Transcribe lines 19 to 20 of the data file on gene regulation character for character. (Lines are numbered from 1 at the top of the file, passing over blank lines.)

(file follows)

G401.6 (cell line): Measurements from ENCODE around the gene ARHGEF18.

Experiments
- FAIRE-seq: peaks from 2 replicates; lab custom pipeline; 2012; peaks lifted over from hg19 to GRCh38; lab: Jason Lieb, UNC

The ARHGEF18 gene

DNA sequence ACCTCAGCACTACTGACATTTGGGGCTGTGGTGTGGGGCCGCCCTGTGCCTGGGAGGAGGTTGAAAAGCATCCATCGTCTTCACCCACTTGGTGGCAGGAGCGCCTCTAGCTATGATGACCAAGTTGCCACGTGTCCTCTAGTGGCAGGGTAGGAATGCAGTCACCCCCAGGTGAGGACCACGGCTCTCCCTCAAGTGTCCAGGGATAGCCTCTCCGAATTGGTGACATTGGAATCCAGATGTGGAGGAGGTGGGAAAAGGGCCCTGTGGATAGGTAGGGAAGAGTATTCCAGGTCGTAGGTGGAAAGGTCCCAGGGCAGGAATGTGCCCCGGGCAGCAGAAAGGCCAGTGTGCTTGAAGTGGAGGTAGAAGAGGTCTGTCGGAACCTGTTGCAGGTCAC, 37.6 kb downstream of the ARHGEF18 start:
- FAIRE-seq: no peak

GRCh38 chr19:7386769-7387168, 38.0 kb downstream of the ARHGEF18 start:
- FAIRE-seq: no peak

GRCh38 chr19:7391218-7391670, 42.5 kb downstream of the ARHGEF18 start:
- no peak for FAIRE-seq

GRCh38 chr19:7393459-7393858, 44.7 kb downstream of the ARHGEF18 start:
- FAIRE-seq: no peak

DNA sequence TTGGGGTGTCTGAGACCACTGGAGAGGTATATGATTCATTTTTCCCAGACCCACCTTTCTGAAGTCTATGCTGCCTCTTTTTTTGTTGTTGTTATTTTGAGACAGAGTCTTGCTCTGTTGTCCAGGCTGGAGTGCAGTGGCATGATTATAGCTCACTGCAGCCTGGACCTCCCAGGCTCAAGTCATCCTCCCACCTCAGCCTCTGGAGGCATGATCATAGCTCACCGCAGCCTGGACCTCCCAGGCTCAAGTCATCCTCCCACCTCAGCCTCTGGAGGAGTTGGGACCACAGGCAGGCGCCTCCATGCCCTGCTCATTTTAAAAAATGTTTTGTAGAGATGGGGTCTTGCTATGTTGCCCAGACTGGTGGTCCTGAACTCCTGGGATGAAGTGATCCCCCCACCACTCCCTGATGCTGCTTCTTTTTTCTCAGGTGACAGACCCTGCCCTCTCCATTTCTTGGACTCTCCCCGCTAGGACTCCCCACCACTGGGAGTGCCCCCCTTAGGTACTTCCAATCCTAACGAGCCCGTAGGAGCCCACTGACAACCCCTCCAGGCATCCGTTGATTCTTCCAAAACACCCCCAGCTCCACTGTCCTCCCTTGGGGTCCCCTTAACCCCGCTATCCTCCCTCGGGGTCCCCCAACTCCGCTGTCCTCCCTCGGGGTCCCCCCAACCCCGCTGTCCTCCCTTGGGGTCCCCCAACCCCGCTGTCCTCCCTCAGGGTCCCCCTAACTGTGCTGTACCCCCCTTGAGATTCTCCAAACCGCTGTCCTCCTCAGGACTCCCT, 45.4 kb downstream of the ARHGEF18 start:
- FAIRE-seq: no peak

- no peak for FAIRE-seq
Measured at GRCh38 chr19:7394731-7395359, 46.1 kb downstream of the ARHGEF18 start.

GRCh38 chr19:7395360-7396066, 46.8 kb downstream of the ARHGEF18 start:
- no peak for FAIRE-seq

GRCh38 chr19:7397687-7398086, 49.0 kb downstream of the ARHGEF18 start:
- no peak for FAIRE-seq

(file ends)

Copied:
GRCh38 chr19:7397687-7398086, 49.0 kb downstream of the ARHGEF18 start:
- no peak for FAIRE-seq